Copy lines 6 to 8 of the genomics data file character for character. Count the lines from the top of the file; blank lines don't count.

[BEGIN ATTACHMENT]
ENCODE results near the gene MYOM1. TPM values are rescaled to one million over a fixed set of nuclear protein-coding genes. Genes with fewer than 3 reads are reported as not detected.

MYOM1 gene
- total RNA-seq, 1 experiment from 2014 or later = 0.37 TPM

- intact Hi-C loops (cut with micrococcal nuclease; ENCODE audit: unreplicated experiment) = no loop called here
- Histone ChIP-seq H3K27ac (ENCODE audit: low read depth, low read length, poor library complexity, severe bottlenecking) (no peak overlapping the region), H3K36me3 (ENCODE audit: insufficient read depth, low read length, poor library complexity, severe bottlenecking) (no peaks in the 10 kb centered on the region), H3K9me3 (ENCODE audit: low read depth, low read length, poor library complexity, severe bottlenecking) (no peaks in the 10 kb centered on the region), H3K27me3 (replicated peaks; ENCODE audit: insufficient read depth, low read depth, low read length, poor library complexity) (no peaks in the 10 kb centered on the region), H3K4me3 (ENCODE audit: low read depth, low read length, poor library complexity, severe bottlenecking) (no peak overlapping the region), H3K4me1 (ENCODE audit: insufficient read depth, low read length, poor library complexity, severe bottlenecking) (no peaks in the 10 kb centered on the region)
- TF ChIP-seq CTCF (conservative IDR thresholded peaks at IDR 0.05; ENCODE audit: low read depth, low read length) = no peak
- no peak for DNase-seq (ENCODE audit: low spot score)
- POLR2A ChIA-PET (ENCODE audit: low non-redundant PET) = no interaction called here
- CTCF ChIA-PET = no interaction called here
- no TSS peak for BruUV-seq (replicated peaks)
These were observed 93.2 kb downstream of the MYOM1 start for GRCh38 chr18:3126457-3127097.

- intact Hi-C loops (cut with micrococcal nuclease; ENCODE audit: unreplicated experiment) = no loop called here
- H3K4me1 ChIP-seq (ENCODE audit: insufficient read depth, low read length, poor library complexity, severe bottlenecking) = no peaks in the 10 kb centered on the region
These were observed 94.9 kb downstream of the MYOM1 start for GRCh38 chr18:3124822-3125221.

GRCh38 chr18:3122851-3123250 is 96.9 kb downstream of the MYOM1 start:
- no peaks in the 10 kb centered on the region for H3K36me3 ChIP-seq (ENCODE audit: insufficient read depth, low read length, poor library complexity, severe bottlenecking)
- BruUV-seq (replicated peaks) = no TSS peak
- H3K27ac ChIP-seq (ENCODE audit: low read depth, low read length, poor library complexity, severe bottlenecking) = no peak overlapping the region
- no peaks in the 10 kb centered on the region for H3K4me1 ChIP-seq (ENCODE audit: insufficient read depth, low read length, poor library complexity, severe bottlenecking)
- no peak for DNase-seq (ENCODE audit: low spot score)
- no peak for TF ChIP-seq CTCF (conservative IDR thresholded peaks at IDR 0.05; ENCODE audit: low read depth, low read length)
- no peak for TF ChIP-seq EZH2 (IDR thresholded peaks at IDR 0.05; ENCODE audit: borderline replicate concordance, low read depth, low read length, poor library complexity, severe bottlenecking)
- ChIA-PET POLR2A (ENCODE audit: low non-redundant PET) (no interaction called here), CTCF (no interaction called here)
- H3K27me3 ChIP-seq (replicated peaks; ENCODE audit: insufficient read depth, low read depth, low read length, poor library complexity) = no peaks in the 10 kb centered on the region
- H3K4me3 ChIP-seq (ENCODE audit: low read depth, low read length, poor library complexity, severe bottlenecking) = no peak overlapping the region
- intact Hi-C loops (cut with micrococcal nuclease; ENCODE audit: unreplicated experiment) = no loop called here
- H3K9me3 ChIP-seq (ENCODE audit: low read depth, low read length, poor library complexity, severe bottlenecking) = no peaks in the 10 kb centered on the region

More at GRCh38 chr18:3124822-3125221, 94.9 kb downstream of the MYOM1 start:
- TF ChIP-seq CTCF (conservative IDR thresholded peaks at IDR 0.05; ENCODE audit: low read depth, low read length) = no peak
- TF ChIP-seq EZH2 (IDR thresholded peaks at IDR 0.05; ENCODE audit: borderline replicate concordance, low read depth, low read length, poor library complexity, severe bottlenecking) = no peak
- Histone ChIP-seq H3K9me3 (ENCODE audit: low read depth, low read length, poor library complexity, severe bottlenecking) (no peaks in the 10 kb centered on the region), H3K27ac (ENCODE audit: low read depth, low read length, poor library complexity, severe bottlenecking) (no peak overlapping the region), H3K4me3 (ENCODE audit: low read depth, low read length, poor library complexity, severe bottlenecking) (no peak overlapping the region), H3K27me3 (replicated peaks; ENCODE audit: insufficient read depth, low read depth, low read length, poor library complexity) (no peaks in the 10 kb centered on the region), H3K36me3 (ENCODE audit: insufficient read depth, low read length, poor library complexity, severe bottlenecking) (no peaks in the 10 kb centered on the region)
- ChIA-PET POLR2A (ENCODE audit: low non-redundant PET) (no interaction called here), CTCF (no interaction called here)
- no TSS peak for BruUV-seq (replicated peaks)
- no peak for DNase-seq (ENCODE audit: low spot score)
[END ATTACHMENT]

- TF ChIP-seq CTCF (conservative IDR thresholded peaks at IDR 0.05; ENCODE audit: low read depth, low read length) = no peak
- no peak for DNase-seq (ENCODE audit: low spot score)
- POLR2A ChIA-PET (ENCODE audit: low non-redundant PET) = no interaction called here